I hope this series goes seven games in a call-back to the classic battles of the Kevin Johnson/Dan Majerle Suns verse the Clyde Drexler/Terry Porter Blazers. I want to see 7 games decided in the final minute with clutch shots from unlikely players. I want to see the upset.
The recipe for the Blazers is simple. Pound the ball inside to Aldridge and play off the double teams to generate open looks which their role players must convert. Dominate the boards, play stifling defense, and hope Nash, Stoudemire, Richardson and Hill forget that is who they are and play like mortals.
Throughout his long and very successful career Don Nelson has received a lot of criticism from time to time. Much of it has been directed at his unorthodox use of smaller line-ups. Some has been directed at him for never winning a title.
This past Wednesday, Blazer fans directed a lot of criticism at him for wanting to put Devean George back into the game.
In many ways, it was a silly argument.
Portland had long demonstrated that winning this game was of at best tertiary importance...their starting line-up was primarily sick, injured, or playing a modest nine minutes (except Nicolas Batum who got a lot of run.)
At one point Portland had a whopping four years of NBA experience on the floor; Rudy Fernandez with two years and Nicolas Batum with another two. Joining them on the floor were rookies Jeff Pendergraph, Dante Cunningham, and Patty Mills.
If Portland was not taking the game serious, why should Nelson?
It is to his credit that he did take the game serious. More important, he took the health of his players serious.
When Devean George fouled out, he (rightfully) argued that it was dangerous to the health of his bench players to insert them.
He whined. He begged. He pleaded. He had the veins on his neck popping out as he yelled at the referees.
He ignored the raucous and prolonged booing of the crowd. He ignored the rather sarcastic music selections played by the Rose Garden sound crew. He ignored the insistence of the referees. And he did it all for the right reason.
He was trying to protect his players.
It was no different than Coach McMillan yanking Marcus Camby from the line-up moments before tip-off or playing Andre Miller just nine minutes...enough to maintain his consecutive game streak, no time for injury. No different than him riding players like Dante Cunningham, Jeff Pendergraph, Patty Mills, and Travis Diener for heavy minutes in a game that was meaningless yet undecided.
Wait...yes, it was different. It was easy to tell that Chris Hunter could barely walk. Ronnie Turiaf looked better...but not much. And any but the most casual fan knows Anthony Morrow is far too talented not to use unless he is legitimately injured.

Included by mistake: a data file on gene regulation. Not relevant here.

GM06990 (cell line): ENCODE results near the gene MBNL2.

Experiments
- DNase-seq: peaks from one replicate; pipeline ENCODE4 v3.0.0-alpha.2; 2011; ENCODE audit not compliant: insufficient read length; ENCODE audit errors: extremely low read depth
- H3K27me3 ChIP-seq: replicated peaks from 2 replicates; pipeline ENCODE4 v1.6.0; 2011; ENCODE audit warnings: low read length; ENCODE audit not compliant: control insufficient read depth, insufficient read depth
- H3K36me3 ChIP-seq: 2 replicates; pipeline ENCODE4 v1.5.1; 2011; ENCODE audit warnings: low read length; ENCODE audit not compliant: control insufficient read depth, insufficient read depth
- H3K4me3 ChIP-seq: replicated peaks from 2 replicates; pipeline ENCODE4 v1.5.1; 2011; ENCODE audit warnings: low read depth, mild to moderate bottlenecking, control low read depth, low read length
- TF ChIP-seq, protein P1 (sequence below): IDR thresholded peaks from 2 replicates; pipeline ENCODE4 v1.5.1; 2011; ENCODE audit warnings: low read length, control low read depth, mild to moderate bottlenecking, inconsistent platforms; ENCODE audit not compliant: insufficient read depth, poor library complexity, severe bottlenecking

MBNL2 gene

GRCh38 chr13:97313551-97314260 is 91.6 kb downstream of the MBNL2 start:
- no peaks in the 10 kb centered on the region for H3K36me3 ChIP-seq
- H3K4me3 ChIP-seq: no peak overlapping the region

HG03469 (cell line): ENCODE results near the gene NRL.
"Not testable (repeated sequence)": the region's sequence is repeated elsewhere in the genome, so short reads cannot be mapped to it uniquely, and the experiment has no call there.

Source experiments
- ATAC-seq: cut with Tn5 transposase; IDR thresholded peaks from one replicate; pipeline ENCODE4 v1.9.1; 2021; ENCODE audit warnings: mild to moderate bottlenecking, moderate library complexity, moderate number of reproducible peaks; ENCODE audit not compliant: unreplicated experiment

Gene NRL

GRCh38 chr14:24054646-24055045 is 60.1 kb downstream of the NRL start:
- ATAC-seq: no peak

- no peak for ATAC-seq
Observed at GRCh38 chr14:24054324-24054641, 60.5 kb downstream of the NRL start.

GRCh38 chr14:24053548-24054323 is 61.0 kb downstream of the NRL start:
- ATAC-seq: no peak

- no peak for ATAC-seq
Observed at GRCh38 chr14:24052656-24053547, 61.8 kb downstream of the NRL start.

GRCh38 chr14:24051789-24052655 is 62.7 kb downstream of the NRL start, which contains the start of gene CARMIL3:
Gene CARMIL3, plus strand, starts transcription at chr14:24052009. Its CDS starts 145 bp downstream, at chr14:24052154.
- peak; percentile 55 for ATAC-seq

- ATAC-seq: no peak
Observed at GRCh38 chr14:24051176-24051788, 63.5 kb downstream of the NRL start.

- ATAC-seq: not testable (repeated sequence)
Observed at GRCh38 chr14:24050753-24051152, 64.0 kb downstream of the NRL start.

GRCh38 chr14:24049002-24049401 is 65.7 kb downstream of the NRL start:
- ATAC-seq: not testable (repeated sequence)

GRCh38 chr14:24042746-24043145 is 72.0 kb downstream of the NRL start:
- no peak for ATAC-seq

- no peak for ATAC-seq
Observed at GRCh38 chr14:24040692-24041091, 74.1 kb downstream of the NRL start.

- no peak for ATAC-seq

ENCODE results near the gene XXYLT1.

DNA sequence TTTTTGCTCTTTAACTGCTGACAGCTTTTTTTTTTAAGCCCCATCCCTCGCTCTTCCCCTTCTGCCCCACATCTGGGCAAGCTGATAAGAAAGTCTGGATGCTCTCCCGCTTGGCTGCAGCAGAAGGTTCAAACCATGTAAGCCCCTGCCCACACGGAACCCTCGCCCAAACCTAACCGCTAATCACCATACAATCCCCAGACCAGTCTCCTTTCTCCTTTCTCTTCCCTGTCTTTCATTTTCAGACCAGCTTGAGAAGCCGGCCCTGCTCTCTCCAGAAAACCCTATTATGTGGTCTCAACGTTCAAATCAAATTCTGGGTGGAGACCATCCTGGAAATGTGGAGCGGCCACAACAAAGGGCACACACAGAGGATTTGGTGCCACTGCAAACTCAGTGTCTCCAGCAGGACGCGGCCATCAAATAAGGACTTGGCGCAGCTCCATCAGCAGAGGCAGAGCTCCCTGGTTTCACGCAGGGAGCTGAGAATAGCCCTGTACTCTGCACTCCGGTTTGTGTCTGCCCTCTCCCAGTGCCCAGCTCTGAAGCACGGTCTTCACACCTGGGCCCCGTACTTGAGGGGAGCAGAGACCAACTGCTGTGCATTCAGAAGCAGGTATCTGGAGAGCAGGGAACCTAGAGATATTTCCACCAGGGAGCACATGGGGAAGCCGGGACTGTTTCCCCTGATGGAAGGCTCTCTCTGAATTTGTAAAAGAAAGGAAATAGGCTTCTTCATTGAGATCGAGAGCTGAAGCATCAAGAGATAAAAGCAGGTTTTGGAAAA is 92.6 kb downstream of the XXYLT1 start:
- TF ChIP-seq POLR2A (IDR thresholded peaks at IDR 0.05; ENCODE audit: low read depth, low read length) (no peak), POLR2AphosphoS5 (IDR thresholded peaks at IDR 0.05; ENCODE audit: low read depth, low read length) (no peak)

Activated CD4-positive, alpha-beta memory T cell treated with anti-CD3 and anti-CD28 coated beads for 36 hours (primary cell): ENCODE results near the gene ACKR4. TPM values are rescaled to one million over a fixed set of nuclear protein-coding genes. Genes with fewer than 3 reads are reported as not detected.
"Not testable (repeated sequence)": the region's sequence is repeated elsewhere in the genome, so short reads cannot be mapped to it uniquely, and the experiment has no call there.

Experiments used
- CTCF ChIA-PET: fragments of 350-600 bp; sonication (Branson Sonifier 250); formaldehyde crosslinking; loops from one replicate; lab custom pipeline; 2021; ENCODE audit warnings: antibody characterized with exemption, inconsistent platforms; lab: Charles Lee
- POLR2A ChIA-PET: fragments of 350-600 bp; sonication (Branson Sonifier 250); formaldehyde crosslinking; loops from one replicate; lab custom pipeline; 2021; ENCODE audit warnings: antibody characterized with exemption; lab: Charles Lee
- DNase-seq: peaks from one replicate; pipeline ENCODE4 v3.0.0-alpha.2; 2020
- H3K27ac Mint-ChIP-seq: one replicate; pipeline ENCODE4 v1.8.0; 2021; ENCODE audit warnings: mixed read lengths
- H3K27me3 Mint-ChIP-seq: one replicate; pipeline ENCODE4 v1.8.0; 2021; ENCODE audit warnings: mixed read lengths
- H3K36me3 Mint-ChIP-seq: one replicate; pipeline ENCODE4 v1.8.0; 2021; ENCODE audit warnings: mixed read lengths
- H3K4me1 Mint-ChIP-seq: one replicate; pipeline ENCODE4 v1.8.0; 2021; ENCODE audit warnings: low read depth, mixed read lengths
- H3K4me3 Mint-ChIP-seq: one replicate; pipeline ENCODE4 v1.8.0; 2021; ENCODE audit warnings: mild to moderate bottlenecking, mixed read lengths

Nelson was doing what more coaches should do. He was trying to protect the health of his players.
I am going to also somewhat defend the referees in this situation, too. They were bound by rule to do what they did. Fair enough, one could...and perhaps should...that this would have been a fine time to bend the rules and not make the ridiculous three foul sequence take place. But that is neither here nor there.
What the referees did that I appreciated is they did not assess Nelson technical fouls for his arguing. This was not an objection to the officiating or showing them up. This was a man fighting hard not to win a game but to protect his players.
I am not going to lie. Meaningless though the game may have been in the standings, I still wanted to see a Blazers victory.
But not at the cost of a serious injury to another team's player.
So here is hoping the fans give credit where credit is due. Love him or hate him, people should recognize that Don Nelson is a guy who genuinely, legitimately cares about his players. And that is something worthy of a cheer.
The last couple games have been pretty rough for Portland Trailblazer fans.
First, there was the debacle of the Dallas game where the referees had a huge impact on the game. They did not decide it, but they were a major, major factor with a huge number of blown calls that certainly put the Blazers in a difficult position they could not overcome.
We were aghast when, as we debated whether the call was flagrant one or two and they ruled it was merely out of bounds...or the way we debated which of the fouls committed against Andre Miller was going to be called only to see the Mavericks awarded the ball instead...or how Jason Terry twice elbowed Nicolas Batum in the face and Batum was called for the foul...or the way...well, I could go on for a long time.